Ammar Master, Senior Manager
15 May 2018
15 May 2018
“How can you make money in India?” a client attending our LMC Automotive Asia-Pacific Conference in Shanghai asked me two years ago.
Global OEMs – vehicle makers and component suppliers – have always found operating in India like walking a tightrope. On the one hand, you have to maintain the quality that is associated with an international brand and, on the other, keep prices low enough so that India’s vast and highly cost-conscious middle-class find your products a value-for-money buy. This combination of quality products at affordable prices, while making money at the same time, has been a challenge for many. A case in point is General Motors’ decision to stop selling its vehicles in India in order to get out of a loss-making operation.
“This combination of quality products at affordable prices, while making money at the same time, has been a challenge for many”
But not everyone can bravely withdraw from a market that is predicted to become the world’s third largest automotive industry in the near future. The solution then is to rethink your strategies in relation to the products being launched, how they are developed and, most importantly, reduce costs. Frugal engineering is the order of the day.
This compelling need to lower costs has more recently spawned new partnerships in the Indian automotive landscape, most notably the agreements between Suzuki & Toyota and Ford & Mahindra.
Without getting into the specifics, the key purpose of these agreements is to bring products to market faster at lower costs by sharing market knowledge and technical expertise, and jointly develop or share vehicle platforms. Electric mobility solutions are also an integral part of the deals.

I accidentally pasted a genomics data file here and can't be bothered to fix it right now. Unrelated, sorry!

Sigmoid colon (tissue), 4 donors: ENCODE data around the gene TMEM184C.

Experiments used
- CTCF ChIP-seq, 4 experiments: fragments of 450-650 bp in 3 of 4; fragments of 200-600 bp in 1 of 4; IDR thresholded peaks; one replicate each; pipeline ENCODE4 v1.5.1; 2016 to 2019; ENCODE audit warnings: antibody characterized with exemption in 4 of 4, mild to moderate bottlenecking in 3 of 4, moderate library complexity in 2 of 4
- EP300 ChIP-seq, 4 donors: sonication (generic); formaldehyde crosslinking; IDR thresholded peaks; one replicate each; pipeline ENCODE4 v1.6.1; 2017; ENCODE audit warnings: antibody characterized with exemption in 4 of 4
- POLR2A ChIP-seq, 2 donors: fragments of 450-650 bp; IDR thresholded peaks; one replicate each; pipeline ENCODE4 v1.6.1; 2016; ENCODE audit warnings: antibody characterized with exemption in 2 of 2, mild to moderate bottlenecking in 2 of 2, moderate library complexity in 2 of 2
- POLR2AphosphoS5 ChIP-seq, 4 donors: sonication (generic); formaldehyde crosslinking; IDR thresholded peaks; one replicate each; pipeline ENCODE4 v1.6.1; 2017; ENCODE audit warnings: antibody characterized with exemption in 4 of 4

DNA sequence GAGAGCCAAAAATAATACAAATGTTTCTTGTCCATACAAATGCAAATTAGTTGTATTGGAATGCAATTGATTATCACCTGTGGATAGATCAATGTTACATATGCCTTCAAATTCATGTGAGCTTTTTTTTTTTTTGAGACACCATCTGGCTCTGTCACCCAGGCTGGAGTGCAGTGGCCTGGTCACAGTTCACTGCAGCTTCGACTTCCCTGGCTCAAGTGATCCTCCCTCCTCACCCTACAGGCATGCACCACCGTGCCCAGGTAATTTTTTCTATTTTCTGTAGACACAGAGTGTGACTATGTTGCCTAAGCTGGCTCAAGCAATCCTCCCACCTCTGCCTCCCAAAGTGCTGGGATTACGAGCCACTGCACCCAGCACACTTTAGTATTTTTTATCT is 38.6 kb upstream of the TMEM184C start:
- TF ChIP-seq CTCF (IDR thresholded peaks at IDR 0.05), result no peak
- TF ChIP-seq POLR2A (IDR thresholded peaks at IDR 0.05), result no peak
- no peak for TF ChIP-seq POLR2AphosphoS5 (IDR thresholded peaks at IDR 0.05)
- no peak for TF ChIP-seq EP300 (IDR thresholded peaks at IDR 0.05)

Ford and VW Group have also realised that their vehicle platforms in their current format with high cost parameters cannot form the basis of very competitively priced products – hence Ford’s decision to join forces with Mahindra.
“Electric mobility solutions are also an integral part of the deals”
VW Group, too, had intended to form a partnership with Tata Motors, but the deal fell through, so it has now tasked Škoda to modify its MQB A0 platform to meet the costs for India. Known internally as MQB A0 IN (for India), this modified structure will underpin three vehicles each for Volkswagen and Škoda.
These strategies are, of course, ultimately targeted at achieving one thing: competing effectively against the dominant market leader Maruti-Suzuki/Suzuki, which controlled 44% of India’s Light Vehicle market in 2017. Its closest competitor was Hyundai, with a share of 14%.
Although we forecast that Maruti-Suzuki/Suzuki will lose market share in the coming years, in part due to the decline of the Mini Car segment and increasing competition in the Sub-Compact Car market, it would be unwise to underestimate a company that has adapted well in the past to fighting off its rivals.
There are certainly some interesting times ahead for the Indian market over the next few years.